bridges/switches are directly linked to only a small subset of other bridges/switches, and the links between these infrastructure neighbors are hierarchical. The Meshed SIPV Network 600 comprises a meshed SIPV system 802, that is operably connected with a wireless network 604 as disclosed above, the Meshed SIPV Network 600 in operable communication with at least one device(a user cell phone 606, or a User computing device 608) the meshed SIPV system 602 delegating operations, monitoring or other computing tasks to at least a meshed SIPV controller 610. The meshed SIPV controller 610 then in operable communication with at least a meshed SIPV 612. The meshed SIPV 612 is also in operable communications with other meshed SIPV 612 as well other meshed SIPV controller 610 if the working area of a meshed SIPV system 602 is larger than the practical range of a single mesh meshed SIPV controller 610. A useful configuration of a meshed SIPV 612 interaction would be to use idle meshed SIPV 612 for computing power as they are out of service. Additionally, active in-use meshed SIPV 612 should be aware of and monitoring other meshed SIPV 612 around their

communication area to help co-locate the meshed SIPV 612 of interest. Additionally, integration with the user cell phone 606 and the wireless network 604 to continue to assist in triangulation problems where a particular meshed SIPV 612 was last connected. For the sake of clarity, the use of wireless network 604 and user cell phone 606 would work in the other network types used in the present solution, it is not intended that this functionalilty only exist in the Meshed SIPV Network 600 example. [0050] The safety enabled personal mobility vehicle or safety integrated electrically powered vehicle SIPV 700shown in FIG. 7 comprises a substantially rigid frame with at least two wheels 704 mounted to the frame supporting a seat 708 for at least a single user of the SIPV 700 and an articulated steering column mounted to at least one of the wheels. The wheel 704 further comprising a wheel hub 716 spokes 718, a wheel rim 720 and tire 706, the wheel in front being rotatably articulated for steering with the articulated steering column further comprising a set extending at a substantially perpendicular orientation from the articulated steering column with each handle set at a height for a user to steer the SIPV 700 while riding the SIPV 700. The SIPV may have several configurations for a user, sitting or standing on the SIPV 700, FIG. 7 depicts a seated version. The set of handles 710 includes an acceleration control 714 and a braking control 712 operably connected to the wheel hub 716 that houses a brake 730 in at least one or more of the wheels. The frame further comprises foot rests 722, light 728, a drive apparatus 732 operably connected to the acceleration control that propels the wheels (e.g., via a gear set or direct drive), a power source interface, and a mobile computing Processor hardware Although not illustrated in FIG. 7, the SIPV 700 can also include other components that are integrated into the SIPV 700. (e.g. Camera, a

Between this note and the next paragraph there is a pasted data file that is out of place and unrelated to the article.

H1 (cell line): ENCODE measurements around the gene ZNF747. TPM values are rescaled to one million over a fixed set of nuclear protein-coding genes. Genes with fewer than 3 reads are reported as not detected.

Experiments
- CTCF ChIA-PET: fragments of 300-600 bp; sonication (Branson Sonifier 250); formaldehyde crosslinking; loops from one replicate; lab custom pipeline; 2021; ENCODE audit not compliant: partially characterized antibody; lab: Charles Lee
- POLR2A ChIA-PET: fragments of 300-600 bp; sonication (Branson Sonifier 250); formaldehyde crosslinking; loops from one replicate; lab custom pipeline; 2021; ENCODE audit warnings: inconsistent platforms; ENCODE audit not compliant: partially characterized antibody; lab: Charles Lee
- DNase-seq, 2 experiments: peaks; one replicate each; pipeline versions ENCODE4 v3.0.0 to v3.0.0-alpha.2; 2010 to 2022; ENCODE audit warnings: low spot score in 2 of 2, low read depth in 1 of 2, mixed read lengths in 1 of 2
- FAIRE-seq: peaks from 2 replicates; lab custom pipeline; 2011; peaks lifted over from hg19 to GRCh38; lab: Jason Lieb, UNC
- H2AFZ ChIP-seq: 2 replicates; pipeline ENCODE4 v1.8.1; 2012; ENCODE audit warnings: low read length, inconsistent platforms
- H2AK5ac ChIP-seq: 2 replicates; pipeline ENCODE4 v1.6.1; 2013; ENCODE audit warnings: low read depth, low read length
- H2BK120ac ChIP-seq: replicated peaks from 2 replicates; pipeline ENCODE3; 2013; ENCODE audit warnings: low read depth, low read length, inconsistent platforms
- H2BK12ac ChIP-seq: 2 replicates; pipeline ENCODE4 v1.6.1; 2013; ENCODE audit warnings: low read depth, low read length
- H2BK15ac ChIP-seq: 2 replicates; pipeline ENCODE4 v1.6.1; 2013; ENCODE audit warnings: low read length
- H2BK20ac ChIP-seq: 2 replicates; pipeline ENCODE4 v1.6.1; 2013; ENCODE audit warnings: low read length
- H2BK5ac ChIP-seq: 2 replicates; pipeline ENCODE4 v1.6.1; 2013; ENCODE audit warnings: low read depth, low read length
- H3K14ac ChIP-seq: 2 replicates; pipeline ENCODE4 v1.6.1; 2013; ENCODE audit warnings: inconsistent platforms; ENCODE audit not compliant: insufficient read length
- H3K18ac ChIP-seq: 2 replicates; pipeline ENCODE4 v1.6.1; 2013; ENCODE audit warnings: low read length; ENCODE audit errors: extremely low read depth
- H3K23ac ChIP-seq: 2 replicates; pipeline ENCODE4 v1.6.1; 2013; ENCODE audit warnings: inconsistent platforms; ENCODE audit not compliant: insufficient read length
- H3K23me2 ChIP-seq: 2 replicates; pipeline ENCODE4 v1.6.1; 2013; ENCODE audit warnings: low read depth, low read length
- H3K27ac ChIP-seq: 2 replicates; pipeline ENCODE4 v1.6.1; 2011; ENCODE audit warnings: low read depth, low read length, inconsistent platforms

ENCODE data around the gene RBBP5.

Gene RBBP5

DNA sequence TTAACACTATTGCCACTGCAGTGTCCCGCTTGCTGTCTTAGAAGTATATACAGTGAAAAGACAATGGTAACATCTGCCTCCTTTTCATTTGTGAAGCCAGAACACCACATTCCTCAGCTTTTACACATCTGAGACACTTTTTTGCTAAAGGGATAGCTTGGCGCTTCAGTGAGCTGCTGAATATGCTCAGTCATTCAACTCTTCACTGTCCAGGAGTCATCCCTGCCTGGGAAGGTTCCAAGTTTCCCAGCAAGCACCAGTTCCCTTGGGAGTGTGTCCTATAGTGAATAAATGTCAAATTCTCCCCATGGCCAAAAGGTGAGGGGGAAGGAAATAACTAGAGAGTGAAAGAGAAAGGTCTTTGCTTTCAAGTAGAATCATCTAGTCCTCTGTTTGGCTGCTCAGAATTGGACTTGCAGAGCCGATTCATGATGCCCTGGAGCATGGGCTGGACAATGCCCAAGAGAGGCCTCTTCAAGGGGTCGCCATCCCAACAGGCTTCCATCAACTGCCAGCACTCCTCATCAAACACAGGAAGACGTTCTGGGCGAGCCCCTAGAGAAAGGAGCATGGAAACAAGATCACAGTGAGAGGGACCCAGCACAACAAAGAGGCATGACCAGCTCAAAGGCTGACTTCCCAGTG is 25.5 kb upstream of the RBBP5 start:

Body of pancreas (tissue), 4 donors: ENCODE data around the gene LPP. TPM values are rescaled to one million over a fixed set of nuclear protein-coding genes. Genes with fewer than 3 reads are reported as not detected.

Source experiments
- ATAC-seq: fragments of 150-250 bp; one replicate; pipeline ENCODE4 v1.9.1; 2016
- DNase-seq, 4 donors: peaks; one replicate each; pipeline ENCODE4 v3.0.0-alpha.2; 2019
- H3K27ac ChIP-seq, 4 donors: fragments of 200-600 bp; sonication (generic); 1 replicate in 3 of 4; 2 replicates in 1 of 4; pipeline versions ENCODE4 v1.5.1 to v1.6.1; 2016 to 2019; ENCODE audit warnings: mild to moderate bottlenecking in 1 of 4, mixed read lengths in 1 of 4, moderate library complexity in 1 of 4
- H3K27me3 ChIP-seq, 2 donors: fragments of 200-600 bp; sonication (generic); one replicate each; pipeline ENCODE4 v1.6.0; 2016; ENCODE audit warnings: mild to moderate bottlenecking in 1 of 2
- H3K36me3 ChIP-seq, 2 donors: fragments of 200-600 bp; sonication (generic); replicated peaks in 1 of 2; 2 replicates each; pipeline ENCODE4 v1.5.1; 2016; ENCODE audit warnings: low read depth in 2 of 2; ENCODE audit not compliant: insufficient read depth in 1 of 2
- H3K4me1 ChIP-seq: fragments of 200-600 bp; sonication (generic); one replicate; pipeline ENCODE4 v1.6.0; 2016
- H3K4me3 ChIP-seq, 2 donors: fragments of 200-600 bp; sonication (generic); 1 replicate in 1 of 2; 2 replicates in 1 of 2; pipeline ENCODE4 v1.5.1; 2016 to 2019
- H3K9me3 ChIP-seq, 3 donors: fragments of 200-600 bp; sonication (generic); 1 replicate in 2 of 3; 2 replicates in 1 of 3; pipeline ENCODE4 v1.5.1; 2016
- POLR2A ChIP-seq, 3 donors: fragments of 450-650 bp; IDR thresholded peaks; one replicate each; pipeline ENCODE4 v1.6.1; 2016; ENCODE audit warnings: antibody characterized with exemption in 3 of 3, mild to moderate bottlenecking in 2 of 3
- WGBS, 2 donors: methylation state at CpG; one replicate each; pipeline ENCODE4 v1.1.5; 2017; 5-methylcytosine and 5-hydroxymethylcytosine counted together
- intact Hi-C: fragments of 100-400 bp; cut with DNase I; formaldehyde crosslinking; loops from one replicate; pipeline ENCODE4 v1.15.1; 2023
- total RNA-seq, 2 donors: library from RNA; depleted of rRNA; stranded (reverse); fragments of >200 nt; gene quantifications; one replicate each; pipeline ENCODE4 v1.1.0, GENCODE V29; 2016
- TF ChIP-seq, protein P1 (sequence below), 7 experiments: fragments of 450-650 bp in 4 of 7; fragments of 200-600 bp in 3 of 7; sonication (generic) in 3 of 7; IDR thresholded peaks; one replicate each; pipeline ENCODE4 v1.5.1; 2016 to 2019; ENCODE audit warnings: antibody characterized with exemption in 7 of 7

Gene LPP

Accelerometer, a power source among other sensors)